Russian Prosecutor Asks for $23,000 Fine for Activist Artist Pavlensky Instead of Labor Colony

June 6, 2016
Artist Pyotr Pavlensky being brought to court by bailiffs in April 2016. Screen grab from Grani.ru TV

LIVE UPDATES: A Russian prosecutor has asked that Pyotr Pavlensky, an activist artist who set fire to the doors of the Federal Security Service (FSB) on Lubyanka Square last year be given only a 1.5 million fine ($22,942) and not jail time.

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Russian Prosecutor Asks for $23,000 Fine for Jailed Artist Pavlensky Instead of Labor Colony

During a trial at Moscow’s Meshchansky Court, a prosecutor has asked that Pyotr Pavlensky, an activist artist who set fire to the doors of the Federal Security Service (FSB) on Lubyanka Square last year, be given only a 1.5 million fine ($22,942) and not jail time, Newsru.com reported¬†citing RIA Novosti.
Pavlensky burned the doors on November 7, 2015, the old Soviet Revolution Day, in a sign of protest against increasing oppression symbolized by the Lubyanka building, which has housed the variously-named secret police over the years.
The prosecutor said that the judge should take into account that Pavlensky has two small children and also his positive character evaluation. He suggested a fine of 2 million rubles (about $30,000 USD), which should be reduced taking into account time served in pre-trial detention. Pavlensky was subjected to psychiatric evaluation for a month at the Serbsky Institute and pronounced fit to stand trial.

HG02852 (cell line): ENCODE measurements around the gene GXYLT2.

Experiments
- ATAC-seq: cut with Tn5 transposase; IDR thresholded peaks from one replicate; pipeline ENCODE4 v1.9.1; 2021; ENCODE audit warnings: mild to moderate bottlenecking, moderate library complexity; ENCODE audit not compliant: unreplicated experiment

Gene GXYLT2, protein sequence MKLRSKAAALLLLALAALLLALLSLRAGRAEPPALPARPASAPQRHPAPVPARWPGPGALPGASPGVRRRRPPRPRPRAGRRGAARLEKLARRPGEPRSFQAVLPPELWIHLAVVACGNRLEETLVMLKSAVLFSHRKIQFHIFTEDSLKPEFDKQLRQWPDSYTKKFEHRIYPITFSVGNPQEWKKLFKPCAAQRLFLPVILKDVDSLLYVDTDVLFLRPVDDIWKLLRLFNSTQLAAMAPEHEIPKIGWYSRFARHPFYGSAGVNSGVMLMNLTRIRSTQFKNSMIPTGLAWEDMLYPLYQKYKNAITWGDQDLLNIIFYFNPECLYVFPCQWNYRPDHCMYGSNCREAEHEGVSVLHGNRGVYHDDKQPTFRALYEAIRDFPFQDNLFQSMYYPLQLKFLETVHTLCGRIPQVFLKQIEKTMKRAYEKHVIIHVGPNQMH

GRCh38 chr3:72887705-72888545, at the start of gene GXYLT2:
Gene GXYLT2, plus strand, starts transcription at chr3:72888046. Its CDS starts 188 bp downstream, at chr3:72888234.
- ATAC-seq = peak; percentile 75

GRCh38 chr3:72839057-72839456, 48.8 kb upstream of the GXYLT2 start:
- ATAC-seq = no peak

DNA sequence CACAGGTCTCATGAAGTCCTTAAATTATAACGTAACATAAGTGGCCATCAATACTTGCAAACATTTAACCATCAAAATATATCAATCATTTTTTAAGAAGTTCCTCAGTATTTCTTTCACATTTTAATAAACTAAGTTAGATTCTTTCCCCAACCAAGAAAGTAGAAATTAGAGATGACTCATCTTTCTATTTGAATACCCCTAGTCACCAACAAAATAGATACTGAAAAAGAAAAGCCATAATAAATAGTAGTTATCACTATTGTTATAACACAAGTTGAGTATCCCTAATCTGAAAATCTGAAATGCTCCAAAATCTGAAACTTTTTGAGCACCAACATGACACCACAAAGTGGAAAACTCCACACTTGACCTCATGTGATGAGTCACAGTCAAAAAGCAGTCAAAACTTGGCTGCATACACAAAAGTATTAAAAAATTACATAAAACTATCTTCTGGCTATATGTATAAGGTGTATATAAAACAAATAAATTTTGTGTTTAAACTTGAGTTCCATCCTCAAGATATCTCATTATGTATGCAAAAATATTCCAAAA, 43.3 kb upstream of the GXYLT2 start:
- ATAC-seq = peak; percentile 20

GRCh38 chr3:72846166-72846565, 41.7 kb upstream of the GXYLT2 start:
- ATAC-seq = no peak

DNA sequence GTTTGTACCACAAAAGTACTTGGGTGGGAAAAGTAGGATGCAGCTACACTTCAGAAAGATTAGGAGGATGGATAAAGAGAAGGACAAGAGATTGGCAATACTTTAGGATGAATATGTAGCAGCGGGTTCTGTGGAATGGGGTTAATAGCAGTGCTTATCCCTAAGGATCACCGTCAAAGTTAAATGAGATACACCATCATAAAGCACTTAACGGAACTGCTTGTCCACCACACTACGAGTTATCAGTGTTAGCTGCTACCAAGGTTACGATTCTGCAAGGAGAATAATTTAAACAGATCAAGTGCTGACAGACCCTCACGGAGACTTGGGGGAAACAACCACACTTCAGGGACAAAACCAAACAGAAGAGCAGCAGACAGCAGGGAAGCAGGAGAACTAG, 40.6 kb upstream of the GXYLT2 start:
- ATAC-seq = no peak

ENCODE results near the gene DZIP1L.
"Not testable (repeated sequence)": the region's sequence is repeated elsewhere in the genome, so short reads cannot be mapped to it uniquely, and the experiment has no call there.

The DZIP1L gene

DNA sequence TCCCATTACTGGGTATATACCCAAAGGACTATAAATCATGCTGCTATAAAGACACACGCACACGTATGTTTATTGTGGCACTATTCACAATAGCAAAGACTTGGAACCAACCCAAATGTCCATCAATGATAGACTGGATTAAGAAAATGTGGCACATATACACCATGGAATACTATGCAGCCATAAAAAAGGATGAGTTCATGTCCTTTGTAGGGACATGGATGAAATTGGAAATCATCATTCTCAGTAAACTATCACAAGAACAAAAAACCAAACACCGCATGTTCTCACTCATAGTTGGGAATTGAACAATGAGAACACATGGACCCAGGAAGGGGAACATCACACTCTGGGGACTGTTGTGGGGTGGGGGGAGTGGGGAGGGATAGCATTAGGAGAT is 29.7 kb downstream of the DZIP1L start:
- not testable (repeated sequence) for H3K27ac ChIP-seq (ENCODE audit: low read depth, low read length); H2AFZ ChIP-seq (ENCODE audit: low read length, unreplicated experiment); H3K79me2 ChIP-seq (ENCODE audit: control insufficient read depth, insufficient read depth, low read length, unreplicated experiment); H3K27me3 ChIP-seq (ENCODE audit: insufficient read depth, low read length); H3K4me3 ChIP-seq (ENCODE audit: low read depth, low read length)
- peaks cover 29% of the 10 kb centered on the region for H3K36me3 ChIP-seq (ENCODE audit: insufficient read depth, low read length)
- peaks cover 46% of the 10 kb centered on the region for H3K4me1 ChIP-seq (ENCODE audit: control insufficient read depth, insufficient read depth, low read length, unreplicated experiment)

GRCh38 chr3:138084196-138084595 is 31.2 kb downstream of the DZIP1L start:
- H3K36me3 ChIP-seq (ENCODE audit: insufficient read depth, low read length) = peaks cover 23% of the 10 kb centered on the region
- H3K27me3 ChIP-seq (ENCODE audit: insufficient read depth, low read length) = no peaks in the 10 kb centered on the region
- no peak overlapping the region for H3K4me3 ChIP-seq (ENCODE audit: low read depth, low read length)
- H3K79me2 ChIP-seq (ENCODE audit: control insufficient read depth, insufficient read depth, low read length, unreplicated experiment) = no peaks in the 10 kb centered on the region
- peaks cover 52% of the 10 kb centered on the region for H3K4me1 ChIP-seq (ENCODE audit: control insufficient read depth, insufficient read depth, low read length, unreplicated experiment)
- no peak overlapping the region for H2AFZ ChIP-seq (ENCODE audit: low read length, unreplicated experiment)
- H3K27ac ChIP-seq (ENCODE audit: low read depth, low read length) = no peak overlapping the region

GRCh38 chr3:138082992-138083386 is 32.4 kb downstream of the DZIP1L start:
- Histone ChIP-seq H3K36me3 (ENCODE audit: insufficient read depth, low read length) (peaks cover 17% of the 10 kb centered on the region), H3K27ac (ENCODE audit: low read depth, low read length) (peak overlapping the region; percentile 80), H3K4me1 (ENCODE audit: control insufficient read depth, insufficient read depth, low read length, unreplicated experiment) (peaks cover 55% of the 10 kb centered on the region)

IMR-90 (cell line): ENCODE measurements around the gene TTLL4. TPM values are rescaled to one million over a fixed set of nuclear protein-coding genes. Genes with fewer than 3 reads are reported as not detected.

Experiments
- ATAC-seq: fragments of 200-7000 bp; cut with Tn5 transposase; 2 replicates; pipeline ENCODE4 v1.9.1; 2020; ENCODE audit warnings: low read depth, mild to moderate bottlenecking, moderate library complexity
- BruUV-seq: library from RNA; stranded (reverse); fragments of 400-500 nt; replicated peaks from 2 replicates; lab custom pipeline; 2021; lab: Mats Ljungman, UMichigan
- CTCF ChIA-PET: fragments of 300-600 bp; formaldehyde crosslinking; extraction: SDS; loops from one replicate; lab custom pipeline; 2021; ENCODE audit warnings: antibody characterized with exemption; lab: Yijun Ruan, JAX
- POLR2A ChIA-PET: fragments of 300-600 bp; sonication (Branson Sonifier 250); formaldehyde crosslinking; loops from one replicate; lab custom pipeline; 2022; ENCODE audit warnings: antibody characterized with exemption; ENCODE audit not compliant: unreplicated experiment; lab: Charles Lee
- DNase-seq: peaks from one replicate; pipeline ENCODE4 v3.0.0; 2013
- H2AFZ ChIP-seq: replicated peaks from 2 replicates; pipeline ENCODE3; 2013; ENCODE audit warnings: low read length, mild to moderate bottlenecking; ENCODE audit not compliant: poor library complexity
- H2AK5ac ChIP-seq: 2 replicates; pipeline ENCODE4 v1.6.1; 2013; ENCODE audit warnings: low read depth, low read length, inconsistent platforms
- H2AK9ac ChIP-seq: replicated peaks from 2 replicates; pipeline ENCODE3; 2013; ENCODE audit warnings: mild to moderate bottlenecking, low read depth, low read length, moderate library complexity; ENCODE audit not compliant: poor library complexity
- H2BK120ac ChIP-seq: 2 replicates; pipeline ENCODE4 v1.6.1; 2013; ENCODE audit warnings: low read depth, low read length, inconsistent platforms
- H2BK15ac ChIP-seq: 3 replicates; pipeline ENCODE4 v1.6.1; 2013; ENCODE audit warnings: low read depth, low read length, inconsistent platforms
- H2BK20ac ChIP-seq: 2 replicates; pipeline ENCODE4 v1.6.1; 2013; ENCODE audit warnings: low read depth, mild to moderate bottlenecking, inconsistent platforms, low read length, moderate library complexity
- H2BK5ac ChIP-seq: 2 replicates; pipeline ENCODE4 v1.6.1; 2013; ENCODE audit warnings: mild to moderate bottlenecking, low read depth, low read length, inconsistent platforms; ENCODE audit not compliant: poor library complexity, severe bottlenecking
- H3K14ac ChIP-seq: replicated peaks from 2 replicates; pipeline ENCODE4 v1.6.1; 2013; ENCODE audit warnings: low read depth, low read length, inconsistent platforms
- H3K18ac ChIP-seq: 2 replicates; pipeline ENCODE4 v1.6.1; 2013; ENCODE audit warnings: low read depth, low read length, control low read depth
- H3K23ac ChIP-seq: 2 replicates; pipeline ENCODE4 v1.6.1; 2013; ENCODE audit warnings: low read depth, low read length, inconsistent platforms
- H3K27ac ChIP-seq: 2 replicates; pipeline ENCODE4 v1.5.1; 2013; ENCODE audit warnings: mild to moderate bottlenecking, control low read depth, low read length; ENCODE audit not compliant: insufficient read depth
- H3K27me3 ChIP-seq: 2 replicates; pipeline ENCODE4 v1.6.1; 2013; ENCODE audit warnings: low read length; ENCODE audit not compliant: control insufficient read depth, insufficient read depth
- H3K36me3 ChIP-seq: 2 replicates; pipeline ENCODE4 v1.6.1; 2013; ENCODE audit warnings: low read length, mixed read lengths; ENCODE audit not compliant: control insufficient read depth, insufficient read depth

The sentence is expected to be handed down on June 8.
Originally, Pavlensky was charged with “vandalism motivated by ideological hatred.” Then, at the FSB’s behest, Pavlensky has been charged with “destruction or damage of objects of cultural heritage.” The FSB argued that because famous figures like the theater director and actor Vsevolod Meyherhold were interrogated and executed at the Lubyanka, this made the building a historical treasure. The FSB seeks 481,000 rubles in damages ($7,362).

The different official positions on the prosecution of Pavlensky could reflect a rivalry between different siloviki (force ministries) or a desire not to turn Pavlensky into a martyr and attract more protesters, or even, as with the case of Ukrainian soldier Nadiya Savchenko’s release, to appear magnanimous at a time when in fact the state is creating even more political prisoners.

— Catherine A. Fitzpatrick¬†